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what are artisan soaps?? everyone is talking about...

Updated: Oct 12, 2020

Recently, I had a conversation with a casual acquaintance who heard that I make soap. This person asked, “Why do you bother? There are a lot of soaps on the market, that clean and don’t cost a lot.” To which I replied, You can buy that. I choose to put clean, high quality, and less harsh. I’m not comfortable putting unpronounceable chemicals and detergents on my skin anymore. [For comparison and explanation of manufactured soap ingredients and one of Surprise Elements bars, read “Why Do People Prefer Handmade Soaps over Manufactured Soaps?“]

So, What’s special about artisan soaps?

Answer: Copious.


Artisan/handmade soaps is Oils (Fatty Acid) + Water + An Alkali substance (lye) = saponification aka soap. Soap doesn't need any preservatives in it but needs lye because otherwise, the soap will not form at all.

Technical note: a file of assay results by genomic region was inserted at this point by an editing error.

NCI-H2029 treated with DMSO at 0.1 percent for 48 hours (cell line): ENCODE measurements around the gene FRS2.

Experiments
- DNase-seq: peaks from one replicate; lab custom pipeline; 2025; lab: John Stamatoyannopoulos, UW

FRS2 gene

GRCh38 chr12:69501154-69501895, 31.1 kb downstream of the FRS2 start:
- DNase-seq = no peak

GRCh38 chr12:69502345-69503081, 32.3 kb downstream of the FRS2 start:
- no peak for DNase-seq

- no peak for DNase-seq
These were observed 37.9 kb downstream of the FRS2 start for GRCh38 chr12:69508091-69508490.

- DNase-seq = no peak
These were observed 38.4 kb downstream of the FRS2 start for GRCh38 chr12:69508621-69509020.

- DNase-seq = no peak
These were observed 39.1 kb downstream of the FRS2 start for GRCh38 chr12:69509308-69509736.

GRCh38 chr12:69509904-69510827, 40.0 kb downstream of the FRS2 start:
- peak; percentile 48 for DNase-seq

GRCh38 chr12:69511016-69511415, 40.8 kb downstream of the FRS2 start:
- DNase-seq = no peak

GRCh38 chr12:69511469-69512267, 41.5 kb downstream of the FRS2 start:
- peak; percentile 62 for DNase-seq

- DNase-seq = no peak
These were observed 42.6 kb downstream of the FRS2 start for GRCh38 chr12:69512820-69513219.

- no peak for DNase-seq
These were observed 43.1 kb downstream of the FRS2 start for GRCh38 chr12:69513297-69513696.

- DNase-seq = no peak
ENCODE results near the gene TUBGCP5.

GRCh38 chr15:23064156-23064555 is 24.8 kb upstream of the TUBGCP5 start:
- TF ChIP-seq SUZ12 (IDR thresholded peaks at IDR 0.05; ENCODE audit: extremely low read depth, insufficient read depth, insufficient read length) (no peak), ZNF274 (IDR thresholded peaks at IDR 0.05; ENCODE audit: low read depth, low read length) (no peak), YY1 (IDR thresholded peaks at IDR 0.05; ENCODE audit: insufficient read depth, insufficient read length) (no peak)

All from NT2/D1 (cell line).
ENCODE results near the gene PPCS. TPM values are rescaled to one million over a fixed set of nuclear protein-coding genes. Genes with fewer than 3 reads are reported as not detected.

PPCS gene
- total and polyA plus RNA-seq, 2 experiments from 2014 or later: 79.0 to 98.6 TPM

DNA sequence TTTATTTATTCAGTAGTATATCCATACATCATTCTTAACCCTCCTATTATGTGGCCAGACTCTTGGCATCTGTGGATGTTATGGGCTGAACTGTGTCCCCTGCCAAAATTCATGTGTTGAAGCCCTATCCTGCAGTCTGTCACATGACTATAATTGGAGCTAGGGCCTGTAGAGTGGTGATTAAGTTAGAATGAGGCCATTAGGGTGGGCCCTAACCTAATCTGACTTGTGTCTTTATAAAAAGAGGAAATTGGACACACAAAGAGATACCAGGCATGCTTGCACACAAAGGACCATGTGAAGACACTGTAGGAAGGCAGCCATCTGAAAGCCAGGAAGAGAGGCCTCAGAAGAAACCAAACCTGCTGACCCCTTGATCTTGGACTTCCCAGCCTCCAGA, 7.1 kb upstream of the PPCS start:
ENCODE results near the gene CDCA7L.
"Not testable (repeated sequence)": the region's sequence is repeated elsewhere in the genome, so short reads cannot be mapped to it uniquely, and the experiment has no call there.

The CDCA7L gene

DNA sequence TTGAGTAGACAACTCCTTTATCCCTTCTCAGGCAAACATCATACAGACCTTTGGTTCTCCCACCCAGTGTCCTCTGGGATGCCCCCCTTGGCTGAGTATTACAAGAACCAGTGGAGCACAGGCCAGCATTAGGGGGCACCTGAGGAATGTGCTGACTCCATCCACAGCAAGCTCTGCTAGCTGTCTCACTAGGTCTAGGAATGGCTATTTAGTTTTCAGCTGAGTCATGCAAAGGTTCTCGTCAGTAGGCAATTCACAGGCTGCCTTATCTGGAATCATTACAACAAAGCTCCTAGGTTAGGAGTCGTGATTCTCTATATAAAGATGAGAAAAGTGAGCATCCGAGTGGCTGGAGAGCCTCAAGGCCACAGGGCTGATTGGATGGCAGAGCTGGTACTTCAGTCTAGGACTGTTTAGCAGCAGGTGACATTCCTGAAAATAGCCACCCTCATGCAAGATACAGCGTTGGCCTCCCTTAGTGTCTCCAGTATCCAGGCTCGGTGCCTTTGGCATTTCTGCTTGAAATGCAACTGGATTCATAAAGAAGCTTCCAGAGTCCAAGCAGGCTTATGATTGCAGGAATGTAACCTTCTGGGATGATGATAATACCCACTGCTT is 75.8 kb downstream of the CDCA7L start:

Artisan the word itself means a worker in a skilled trade, especially one that involves making things by hand. An artisan soap maker enjoys the work and carves/shape it carefully with love like olden times, probably the Egyptians might be the last ones doing this purely for cleansing not only from inside but outside too. Not just the soap making process itself but the whole process of curing the soap that takes around 4-6 weeks. An artisan soap maker takes care of her/his soap like a mother takes care of her child.

Check out the video of the making of soap at our Studio.


That comes in abundance and is a natural byproduct of artisan soap, it is a humectant—it attracts water and seals moisture into the skin. Glycerin is also an emollient, making skin not only moist but also soft to the touch. In commercially manufactured soaps you will not find glycerin as they use other chemicals and detergent to replace it. Where does it go, you ask? Read a detailed blog: Difference between A Handmade Soap & Store-Bought Manufactured soap